“Ah, that’s awkward,” he said, after awhile. “We haven’t finished the Lion House.”
Getting all these creatures to Paignton was not exactly simple. Shipping woolly-necked storks by the Great Western Railway required a special form. Customs duties had to be paid on the tiger. And there was the small matter of the Parrot Permits. The zoo’s archives—kept in a giant shed—are stacked with letters from confused officials. By and large, the railway staff coped rather well—and chose the far end of the platform to offload the iron-bound packing cases marked “H. Whitley” as oblivious holiday-makers streamed by.
Whitley’s zoo should never have succeeded. Yet, it was acknowledged to be one of the finest in the world, and today, long after Whitley’s death, it remains an important center of conservation. It survived thanks to its owner’s knack for improvisation, and thrived on his steady passion for every last hairy spider. He would wander through the menagerie late at night, attentive only to the soft hoots and snores around him, wondering, sometimes, if his lions would escape before dawn.
Even the drabbest surroundings can conceal weirdness and wonder. If you walked down the street in Paignton in 1964, for instance, past department stores and bakeries piled high with cakes, you would never guess that “England’s number-one woman burglar” (as she called herself) was hiding out around the corner.
Zoe Progl was vain, glamorous, and brilliant, though unlucky in her choice of accomplices. In 1964 she became the first woman to break out of London’s notorious Holloway Prison, grazing her bottom on the barbed wire and hopping into a waiting car. She decamped to a caravan in Paignton, and lived with quiet delight, “taking snaps, basking in the sun,” with an iron bar behind the door to thump any unwanted visitors. Arrested at last, stark naked in the middle of the night, she was driven back to prison dressed in a mink coat and diamond-studded bracelets.
The greatest of England’s seaside fantasies was the Royal Pavilion, in Brighton. Today, Brighton is a gentle place of coffee and kale, Portlandia by the sea. But it was once the most fashionable and extravagant town in the world. At its heart sits the Pavilion, a sand-colored Indian palace plucked from the world of imagination. Busybody nineteenth-century England rustled with Oriental fantasy, and the Pavilion embodied all that forbidden allure. The Orient of the nineteenth century was not the sweet stuff of Disney, but a place of darkness and wonder, of mysterious enchanters and sex-starved genii.
Built at the behest of George IV, then Prince Regent, the Pavilion was once the magical heart of England. From his lilac-silk bed, topped with swan’s-down blankets, and surrounded by fearsome dragons and fairytale birds made of precious stones, George oversaw the greatest debauches the country had ever seen.
Yet even such delights as the Regent’s faded. For all his bravado, he was forced to marry the unappealing Caroline of Brunswick in exchange for having his elephantine debts repaid by Parliament.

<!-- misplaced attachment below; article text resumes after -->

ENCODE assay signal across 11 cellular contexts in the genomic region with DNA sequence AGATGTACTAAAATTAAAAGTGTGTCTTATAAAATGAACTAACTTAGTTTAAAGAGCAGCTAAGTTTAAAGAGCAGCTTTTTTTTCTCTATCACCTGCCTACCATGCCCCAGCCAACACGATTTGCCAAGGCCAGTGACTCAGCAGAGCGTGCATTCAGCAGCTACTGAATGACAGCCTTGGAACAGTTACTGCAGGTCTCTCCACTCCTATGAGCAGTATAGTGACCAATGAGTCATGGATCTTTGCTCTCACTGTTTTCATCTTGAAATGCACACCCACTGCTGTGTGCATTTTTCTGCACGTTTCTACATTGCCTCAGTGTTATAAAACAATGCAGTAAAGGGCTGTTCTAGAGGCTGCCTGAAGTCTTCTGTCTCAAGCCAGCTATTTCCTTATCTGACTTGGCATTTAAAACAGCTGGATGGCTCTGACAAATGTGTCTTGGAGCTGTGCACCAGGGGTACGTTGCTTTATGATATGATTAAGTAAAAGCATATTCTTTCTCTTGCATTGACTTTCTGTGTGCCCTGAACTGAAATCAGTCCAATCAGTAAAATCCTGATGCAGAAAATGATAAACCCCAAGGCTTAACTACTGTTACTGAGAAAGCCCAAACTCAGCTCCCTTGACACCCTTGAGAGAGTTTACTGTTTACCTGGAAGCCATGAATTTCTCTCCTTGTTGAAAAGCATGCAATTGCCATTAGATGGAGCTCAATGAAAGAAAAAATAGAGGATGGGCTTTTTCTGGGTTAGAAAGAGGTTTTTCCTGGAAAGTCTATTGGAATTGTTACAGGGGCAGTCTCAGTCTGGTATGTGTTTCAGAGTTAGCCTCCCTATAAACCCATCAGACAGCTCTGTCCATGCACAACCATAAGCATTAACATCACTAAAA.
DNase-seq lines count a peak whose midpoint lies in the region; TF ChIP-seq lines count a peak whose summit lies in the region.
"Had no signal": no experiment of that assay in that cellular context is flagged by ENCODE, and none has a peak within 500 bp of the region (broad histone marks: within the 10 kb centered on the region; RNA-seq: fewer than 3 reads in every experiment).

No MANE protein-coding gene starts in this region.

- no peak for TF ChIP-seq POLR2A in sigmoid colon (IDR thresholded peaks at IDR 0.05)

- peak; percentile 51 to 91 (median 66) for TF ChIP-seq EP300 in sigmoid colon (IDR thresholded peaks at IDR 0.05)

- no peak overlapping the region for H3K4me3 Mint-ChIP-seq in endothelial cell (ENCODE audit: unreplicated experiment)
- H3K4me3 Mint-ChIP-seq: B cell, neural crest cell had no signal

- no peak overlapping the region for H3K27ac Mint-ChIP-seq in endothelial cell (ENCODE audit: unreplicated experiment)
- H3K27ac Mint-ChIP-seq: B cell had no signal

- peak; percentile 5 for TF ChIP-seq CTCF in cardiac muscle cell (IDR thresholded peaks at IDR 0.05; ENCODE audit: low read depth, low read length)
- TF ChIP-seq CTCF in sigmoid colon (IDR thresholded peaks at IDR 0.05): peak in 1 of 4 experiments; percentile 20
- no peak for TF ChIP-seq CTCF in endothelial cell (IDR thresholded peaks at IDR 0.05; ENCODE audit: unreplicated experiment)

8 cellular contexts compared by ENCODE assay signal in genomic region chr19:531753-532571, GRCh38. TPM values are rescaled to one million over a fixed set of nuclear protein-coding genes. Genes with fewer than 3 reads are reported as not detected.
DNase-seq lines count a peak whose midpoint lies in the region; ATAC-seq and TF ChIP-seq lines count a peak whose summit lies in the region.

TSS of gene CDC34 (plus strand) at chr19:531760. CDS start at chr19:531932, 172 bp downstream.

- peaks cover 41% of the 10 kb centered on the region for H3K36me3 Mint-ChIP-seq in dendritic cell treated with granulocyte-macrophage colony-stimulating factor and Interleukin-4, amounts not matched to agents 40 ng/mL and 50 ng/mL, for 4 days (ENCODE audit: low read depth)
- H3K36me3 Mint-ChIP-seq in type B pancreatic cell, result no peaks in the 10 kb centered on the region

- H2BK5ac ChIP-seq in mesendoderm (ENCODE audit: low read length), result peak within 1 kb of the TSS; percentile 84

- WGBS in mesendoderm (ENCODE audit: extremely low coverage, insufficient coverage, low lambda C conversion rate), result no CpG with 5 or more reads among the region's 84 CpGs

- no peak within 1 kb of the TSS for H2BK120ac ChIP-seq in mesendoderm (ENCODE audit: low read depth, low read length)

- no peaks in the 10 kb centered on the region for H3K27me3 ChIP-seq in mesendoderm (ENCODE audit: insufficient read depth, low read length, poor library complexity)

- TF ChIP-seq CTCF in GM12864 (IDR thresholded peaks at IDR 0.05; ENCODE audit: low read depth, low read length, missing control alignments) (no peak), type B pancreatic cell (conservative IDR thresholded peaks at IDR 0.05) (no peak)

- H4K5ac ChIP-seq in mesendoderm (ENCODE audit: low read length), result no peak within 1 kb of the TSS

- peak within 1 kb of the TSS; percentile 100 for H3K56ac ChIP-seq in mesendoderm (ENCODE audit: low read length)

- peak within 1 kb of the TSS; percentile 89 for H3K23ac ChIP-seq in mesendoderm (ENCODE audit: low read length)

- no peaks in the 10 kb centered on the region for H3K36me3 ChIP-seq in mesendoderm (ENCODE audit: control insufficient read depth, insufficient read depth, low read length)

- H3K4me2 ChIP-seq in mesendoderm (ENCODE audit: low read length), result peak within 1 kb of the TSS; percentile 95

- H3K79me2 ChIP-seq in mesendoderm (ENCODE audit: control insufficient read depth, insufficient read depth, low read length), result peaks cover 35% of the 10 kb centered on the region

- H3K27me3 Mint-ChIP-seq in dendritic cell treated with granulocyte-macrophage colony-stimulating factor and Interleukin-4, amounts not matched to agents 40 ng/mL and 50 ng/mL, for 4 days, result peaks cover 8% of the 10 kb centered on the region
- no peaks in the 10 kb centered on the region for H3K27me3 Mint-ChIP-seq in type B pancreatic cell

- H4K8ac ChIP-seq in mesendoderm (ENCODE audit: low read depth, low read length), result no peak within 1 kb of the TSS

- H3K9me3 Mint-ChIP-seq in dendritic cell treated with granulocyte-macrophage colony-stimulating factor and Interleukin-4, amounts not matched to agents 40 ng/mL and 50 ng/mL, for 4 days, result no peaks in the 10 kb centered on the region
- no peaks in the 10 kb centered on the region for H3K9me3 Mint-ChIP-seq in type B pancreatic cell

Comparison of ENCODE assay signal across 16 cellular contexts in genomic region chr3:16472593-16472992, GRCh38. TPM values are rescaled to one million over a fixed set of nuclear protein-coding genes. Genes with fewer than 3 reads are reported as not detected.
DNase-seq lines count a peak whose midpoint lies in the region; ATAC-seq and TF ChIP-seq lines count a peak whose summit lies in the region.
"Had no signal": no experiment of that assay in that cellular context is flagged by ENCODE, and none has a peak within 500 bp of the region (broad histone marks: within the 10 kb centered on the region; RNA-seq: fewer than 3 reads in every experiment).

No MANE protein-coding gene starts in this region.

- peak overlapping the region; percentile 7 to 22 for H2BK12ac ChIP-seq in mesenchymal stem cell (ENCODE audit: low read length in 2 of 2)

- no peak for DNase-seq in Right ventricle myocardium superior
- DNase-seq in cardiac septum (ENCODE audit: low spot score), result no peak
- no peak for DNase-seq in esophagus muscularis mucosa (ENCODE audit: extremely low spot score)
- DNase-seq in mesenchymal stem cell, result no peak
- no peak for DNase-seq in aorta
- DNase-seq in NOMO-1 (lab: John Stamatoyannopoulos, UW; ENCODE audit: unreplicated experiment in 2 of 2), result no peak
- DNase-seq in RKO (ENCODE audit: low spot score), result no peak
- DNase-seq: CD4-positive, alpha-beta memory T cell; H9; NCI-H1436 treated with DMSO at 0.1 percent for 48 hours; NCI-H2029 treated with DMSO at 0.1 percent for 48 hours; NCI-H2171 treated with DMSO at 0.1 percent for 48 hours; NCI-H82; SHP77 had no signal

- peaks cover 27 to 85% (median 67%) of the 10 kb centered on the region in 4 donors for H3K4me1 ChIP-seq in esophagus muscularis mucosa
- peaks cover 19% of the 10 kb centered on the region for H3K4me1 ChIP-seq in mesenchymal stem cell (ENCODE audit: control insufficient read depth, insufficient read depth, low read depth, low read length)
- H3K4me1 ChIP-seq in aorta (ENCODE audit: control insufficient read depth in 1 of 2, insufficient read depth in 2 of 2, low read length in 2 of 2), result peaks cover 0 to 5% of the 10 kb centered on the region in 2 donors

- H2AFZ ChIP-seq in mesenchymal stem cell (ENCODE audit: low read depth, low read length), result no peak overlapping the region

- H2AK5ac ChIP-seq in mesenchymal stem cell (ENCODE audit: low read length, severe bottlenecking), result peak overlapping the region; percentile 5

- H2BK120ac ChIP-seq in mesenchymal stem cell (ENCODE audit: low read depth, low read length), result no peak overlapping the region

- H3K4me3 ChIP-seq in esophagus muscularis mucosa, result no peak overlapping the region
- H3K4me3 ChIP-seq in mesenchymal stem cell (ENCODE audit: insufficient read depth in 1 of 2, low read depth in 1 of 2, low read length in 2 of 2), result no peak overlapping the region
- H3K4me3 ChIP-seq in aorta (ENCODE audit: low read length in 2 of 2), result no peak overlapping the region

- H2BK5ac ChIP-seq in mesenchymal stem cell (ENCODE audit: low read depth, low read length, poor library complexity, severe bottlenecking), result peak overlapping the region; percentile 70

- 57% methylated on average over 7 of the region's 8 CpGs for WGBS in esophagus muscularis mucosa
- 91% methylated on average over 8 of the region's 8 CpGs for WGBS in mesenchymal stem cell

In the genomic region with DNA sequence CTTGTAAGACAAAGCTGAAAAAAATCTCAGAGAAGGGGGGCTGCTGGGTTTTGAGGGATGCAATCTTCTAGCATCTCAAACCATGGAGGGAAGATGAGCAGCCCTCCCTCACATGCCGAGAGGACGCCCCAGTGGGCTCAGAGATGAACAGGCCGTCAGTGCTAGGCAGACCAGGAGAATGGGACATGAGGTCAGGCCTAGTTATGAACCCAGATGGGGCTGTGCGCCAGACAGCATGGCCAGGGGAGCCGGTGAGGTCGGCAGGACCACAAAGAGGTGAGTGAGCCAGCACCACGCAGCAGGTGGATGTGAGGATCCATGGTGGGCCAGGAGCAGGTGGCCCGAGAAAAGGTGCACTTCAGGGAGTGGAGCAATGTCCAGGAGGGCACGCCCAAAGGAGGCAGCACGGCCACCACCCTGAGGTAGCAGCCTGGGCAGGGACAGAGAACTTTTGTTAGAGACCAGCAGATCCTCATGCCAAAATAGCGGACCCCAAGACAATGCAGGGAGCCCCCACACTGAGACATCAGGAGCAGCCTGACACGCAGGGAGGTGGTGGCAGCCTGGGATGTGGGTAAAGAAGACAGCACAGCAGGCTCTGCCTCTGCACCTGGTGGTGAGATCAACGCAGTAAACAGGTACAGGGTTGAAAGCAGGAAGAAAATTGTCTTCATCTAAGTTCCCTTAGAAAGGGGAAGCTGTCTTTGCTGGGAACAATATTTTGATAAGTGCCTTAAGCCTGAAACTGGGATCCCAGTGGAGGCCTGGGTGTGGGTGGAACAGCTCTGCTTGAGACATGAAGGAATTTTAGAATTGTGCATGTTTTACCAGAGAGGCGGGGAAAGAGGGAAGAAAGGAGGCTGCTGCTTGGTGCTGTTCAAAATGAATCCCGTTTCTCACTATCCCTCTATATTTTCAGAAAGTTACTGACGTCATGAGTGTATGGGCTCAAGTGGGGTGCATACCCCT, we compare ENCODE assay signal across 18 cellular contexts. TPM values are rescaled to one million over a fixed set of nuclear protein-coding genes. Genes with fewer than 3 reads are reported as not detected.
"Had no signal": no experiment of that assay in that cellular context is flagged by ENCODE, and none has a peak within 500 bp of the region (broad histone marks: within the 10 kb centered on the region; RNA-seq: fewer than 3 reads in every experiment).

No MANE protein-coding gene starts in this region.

But that is the fairytale’s trick. It makes you wait long past hope. After the Regent’s splendor had faded away, in the middle of the First World War, Brighton’s Pavilion looked sadly misplaced. Like Weston’s Tropicana today, it was an abandoned pleasure dome from a time long past. One day, that changed. In France and Belgium, thousands of Indian soldiers were fighting for Britain. Many were wounded and in need of convalescence. The men from the War Office remembered a shape at the back of their memories, the closest they had ever come to the fabulous Orient.
The Pavilion was promptly turned into the grandest hospital in the world. Ranks of beds full of soldiers were set below the domes and chandeliers. The kitchens were stocked with heaps of imported spices, dhal, and ghee. The King and Queen came to visit—the guests of an Indian hospital, not the proprietors of a British palace—and awarded the Victoria Cross, Britain’s highest honor, to Mir Dast, who had carried eight Indian and British soldiers to safety, one by one, through the nightmares of the Battle of Ypres. All of a sudden, there really was an Eastern palace on the Brighton seafront.
But England is not always kind to optimists. Beside the sea, the pitchman’s bright smile can tip over into desperation. The hotels are too unforgiving. The rain is too persistent. The piers are too apt to catch fire. Even Billy Butlin, who built an empire of seaside resorts marked by their grinding cheerfulness, could not forget a childhood holiday on the shore: “When it rained life became a misery. And it rained incessantly.” When King George V’s doctor suggested sea air and a trip to Bognor Regis, His Majesty was succinct if nothing else: “Bugger Bognor.”
In Weston, I sheltered from the rain in a fading hotel, amid elderly guests and last week’s newspapers. Victorian authors spoke with horror of the food in seaside hotels. “The dinner,” remarked one guest in Brighton, “was very bad; a sprawling bit of bacon upon a bed of greens; two gigantic antediluvian fowls, bedaubed with parsley and butter; a brace of soles that perished from original inability to flounder into the ark, and the fossil remains of a dead sirloin of beef.” (It is a mistake to think that the English do not complain. They grumble as compulsively as they queue.) In Weston, the hot chocolate tasted like dishwater.
Weston had hope, this summer. But Dismaland came and went, and now, the crowds are fading once more, and the wind is sharp along the muddy shore. (The park’s relics have, improbably, been promised to a refugee camp in Calais, France.) One gray day looks much like any other. It will take more than Banksy’s fairytale castle to rewrite Weston’s story. Yet for a time, this summer, it was again a place unlike any other.
[Cover image: The Grand Pier, Weston-super-Mare. Photo: Edmund Richardson Webster]